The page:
Jewish World Review Feb. 28, 2001 / 5 Adar, 5761
It seems that around the nation, tens of thousands of human embryos, leftovers of in vitro fertilization procedures, are sitting in liquid nitrogen with nowhere to go. And couples often devote less attention to what becomes of them than they would to a stray dog.
When attempting in vitro fertilization, clinics typically give women a drug that causes multiple ovulations in each cycle. The eggs are then surgically "retrieved" and combined with the husband's sperm in a petri dish. A day or two later, several embryos are placed in the woman's uterus in hopes that one or two (twins are far more common among in vitro patients than in the population at large) will implant and proceed to term. Quite often, no embryo implants in the uterine lining and the woman does not become pregnant. Sometimes, all of them do, causing some people to choose "pregnancy reduction" or selective abortion to reduce, say, a quintuplet pregnancy to a twin pregnancy in order to increase the chances of a successful outcome.
But quite often a couple will produce large numbers of embryos and only use a fraction to produce their family. The Times offers the example of Robert and Suzanne Gray, who gave birth to four children using in vitro fertilization but who still had 23 embryos in storage at the end.
For some couples, the mixing of human eggs and sperm is merely the manufacture of a highly desirable commodity -- their own biological offspring. But once they have achieved their goal, the remaining embryos are seen not as potential children but simply as extra property. And like so many women who say that they would sooner abort than place a child for adoption, many couples with embryos on ice think equally selfishly.
One woman, who has two sons by in vitro, told the Times that she plans to donate her frozen embryos for stem-cell research. "If I give these embryos to another couple, then my children will have a full sibling out there, a blood sibling. My embryos may not be somebody's child, but maybe my embryos could help somebody's child walk."
It is hard to imagine a more blatant case of self-justification. It makes her uncomfortable to contemplate her offspring "out there," so she decides to destroy them and call it the noble attempt to "help somebody's child walk."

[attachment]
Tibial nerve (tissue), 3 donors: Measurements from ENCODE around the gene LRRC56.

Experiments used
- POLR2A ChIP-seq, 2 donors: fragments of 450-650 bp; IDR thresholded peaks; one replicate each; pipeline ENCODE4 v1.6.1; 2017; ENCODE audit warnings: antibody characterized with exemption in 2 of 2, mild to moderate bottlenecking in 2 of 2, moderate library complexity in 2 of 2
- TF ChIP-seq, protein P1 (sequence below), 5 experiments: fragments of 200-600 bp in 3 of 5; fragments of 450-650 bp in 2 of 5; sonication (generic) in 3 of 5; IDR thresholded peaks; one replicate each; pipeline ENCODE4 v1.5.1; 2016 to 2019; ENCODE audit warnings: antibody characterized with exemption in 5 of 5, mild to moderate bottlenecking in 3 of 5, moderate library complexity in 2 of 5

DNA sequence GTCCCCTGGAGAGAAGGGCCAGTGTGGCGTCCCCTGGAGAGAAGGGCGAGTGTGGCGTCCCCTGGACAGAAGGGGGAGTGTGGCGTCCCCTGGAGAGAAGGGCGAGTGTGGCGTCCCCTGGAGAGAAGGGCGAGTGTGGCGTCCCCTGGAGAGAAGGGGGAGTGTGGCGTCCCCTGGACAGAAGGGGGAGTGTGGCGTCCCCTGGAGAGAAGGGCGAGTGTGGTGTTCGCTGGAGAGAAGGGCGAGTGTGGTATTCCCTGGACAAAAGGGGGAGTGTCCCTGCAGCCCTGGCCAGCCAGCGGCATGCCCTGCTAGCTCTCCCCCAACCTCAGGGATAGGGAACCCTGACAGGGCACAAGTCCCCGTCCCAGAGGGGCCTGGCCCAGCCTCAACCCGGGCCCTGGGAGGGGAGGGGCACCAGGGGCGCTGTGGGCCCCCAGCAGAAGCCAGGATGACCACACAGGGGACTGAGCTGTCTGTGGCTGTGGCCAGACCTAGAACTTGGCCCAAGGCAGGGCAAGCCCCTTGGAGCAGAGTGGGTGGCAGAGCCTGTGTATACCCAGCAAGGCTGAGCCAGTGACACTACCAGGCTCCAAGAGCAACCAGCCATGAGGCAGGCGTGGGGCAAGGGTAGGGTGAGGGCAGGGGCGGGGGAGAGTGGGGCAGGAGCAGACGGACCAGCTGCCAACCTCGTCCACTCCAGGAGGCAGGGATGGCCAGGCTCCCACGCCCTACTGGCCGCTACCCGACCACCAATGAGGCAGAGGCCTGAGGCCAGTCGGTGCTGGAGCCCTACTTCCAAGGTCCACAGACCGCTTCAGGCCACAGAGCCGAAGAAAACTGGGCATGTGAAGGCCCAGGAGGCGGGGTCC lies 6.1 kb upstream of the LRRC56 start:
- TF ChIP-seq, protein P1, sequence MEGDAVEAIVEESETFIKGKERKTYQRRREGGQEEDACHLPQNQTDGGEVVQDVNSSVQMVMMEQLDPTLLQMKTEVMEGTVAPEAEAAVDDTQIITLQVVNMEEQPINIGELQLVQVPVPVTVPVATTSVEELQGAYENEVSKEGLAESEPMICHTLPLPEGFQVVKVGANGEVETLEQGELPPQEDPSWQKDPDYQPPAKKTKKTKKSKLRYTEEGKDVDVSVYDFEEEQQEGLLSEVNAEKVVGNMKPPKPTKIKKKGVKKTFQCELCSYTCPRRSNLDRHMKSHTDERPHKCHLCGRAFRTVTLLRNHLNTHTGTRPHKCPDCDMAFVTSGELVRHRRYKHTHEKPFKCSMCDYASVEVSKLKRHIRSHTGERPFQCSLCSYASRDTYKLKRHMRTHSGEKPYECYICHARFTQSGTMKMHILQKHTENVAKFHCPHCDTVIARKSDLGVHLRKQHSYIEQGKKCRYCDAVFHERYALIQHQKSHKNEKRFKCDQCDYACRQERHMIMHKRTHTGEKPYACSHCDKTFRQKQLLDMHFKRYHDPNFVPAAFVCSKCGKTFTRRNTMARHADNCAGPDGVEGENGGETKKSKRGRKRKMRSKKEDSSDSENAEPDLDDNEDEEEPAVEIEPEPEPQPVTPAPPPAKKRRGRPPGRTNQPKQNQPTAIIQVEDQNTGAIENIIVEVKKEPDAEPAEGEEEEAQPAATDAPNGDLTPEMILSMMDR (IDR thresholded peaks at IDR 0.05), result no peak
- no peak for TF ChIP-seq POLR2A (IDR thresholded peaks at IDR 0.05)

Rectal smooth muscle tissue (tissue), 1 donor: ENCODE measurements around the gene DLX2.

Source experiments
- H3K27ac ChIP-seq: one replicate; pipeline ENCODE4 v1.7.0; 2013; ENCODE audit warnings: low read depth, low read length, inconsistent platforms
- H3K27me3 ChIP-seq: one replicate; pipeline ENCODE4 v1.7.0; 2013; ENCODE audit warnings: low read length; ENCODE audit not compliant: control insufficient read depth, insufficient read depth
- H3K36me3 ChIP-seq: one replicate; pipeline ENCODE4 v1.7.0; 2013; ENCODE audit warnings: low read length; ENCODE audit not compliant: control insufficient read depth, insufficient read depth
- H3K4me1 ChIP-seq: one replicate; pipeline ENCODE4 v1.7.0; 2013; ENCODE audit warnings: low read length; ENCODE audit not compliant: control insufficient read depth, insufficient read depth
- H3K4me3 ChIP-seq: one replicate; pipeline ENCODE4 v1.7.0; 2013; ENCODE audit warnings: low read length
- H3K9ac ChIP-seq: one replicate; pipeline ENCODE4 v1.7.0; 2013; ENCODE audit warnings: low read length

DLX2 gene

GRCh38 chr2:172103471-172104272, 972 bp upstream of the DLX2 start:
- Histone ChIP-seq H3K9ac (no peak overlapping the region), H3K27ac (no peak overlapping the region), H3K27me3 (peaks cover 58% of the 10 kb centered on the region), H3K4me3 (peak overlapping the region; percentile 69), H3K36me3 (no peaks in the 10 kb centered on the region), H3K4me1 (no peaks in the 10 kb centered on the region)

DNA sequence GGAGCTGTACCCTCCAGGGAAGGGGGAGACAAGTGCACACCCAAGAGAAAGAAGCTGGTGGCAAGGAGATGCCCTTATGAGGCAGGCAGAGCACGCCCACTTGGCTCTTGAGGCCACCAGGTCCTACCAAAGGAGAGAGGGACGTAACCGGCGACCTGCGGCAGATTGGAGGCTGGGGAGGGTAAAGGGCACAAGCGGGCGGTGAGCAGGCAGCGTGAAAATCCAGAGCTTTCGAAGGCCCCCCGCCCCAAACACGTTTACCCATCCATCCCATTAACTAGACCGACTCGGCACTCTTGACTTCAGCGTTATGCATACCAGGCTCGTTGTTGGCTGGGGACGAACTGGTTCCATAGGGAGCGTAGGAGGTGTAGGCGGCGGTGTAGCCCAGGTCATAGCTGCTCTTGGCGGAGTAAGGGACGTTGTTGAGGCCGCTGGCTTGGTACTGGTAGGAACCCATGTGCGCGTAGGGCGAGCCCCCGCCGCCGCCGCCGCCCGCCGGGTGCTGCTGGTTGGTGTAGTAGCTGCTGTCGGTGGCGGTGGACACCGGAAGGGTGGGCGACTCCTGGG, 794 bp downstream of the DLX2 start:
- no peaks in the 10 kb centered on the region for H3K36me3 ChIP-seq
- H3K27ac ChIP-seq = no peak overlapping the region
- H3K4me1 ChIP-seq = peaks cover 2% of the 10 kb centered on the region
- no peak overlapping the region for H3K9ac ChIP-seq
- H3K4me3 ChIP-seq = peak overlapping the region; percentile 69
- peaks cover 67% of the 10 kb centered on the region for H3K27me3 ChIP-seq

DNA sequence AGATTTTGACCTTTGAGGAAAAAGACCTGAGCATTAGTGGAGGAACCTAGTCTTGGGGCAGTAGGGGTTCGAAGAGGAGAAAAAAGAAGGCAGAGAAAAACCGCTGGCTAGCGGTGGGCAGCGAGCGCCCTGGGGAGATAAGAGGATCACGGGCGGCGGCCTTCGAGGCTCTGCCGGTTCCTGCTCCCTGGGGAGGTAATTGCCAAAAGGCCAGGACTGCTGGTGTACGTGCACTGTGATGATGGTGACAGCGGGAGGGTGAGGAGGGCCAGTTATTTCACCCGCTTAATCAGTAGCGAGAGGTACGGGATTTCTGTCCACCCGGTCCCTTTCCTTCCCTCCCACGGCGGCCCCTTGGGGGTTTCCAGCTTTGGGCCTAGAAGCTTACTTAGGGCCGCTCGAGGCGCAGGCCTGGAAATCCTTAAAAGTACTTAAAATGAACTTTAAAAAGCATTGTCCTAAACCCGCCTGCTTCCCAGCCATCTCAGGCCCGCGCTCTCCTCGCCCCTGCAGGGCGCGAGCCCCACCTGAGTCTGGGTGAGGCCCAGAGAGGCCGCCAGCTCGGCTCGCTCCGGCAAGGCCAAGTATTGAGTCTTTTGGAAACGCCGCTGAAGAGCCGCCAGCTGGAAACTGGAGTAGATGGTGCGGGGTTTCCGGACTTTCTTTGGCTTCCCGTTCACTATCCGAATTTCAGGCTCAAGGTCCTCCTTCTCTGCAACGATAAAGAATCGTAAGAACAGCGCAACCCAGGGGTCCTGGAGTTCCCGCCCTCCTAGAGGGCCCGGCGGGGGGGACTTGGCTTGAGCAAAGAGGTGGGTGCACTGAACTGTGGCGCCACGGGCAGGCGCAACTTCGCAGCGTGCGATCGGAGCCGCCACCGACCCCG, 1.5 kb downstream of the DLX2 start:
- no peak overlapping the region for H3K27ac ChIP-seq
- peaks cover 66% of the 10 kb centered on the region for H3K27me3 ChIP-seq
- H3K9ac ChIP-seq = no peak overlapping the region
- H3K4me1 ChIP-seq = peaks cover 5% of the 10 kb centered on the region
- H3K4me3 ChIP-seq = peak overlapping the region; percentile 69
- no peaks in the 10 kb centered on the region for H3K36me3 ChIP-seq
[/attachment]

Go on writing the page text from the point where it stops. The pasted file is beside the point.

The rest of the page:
It obviously never occurred to that woman to place her embryos with a couple in another part of the country where her kids would be unlikely to run into them. Nor did it probably trouble her, when she was having infertility treatment, that she might have leftover embryos. More morally sensitive people have resolved before they begin the process that they will either implant every embryo they can produce -- and people do have some control over how many are produced -- or donate the extra embryos to other infertile couples.
While clinics can sell human eggs and sperm, they cannot sell embryos without risking prosecution under laws forbidding baby-selling -- evidence that the clinics (or their lawyers) may be more sensitive to the human potential in their freezers than the couples who produced the embryos. Many clinics have been reduced to running ads in newspapers begging parents to make a decision about embryos that have been in cold storage for as many as 15 years.
Adoption placement would seem a viable alternative for thousands. Today, infertile couples frequently must wait years for an adoptable baby to become available. Certainly some fraction of the estimated 2 million couples who wait to adopt are capable of carrying an embryo to term even if their own eggs or sperm are defective. And the cost, usually about $3,000 is much lower than traditional adoption.
Snowflakes Embryo Adoption program run by Nightlight Christian Adoptions in Fullerton, Calif.,
places embryos with couples around the nation. But for this option to take hold more fully,
parents of embryos must recognize that the cells they left in limbo at the clinic are not